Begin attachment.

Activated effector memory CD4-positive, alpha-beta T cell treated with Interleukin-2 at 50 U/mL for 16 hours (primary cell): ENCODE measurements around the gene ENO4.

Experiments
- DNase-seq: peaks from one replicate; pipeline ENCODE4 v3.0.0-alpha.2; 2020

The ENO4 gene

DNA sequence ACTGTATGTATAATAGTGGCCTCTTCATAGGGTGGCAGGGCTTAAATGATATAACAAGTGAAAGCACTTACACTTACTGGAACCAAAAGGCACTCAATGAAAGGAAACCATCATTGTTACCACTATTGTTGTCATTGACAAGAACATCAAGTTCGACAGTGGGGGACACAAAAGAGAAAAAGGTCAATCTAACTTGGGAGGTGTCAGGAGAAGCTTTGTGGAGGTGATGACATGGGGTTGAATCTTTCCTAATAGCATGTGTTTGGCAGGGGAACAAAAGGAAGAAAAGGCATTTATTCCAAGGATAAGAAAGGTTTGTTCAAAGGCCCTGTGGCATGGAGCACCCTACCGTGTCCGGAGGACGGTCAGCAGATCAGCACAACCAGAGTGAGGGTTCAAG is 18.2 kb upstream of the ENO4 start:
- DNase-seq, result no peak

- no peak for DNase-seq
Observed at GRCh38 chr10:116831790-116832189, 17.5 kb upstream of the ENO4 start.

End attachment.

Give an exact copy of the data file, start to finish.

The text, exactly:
Activated effector memory CD4-positive, alpha-beta T cell treated with Interleukin-2 at 50 U/mL for 16 hours (primary cell): ENCODE measurements around the gene ENO4.

Experiments
- DNase-seq: peaks from one replicate; pipeline ENCODE4 v3.0.0-alpha.2; 2020

The ENO4 gene

DNA sequence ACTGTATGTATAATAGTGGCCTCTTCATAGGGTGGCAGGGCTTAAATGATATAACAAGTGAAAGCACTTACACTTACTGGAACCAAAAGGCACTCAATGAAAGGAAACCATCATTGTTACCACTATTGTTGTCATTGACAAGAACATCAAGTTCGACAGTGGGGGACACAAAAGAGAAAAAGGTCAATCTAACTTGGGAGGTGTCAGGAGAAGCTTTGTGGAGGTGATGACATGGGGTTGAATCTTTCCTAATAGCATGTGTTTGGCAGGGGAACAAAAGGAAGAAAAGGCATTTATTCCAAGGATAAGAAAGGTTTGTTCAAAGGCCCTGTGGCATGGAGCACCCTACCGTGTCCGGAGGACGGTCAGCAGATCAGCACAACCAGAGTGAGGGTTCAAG is 18.2 kb upstream of the ENO4 start:
- DNase-seq, result no peak

- no peak for DNase-seq
Observed at GRCh38 chr10:116831790-116832189, 17.5 kb upstream of the ENO4 start.